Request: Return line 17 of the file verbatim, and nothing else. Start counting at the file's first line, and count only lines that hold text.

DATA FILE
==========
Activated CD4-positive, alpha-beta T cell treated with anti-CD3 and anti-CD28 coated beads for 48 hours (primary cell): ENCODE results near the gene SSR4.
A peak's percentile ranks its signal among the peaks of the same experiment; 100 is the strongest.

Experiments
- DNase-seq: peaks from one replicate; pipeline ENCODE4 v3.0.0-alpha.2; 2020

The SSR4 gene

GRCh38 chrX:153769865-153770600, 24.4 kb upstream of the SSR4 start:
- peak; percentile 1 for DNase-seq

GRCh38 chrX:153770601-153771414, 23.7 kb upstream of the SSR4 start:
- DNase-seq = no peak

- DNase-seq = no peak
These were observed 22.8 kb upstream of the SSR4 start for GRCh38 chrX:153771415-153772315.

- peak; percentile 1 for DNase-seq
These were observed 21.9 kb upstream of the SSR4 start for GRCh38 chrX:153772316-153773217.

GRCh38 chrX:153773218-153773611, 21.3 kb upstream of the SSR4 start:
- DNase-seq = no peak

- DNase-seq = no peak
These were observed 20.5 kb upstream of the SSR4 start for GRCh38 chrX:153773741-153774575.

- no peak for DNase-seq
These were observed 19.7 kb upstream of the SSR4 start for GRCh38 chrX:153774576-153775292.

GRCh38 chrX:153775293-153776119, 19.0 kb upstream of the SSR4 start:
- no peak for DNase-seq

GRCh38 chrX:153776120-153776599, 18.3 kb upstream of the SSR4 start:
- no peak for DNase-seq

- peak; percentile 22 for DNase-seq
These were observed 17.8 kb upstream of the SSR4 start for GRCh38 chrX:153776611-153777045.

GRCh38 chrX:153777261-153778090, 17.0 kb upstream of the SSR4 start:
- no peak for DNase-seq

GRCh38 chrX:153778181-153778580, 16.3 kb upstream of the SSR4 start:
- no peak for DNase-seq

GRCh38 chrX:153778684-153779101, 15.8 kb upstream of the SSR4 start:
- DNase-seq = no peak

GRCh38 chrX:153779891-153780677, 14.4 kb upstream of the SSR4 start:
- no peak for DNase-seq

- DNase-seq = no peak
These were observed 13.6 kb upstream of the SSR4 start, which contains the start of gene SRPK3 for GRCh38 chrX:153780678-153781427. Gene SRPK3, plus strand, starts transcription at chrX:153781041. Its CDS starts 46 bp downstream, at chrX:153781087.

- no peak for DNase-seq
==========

These were observed 20.5 kb upstream of the SSR4 start for GRCh38 chrX:153773741-153774575.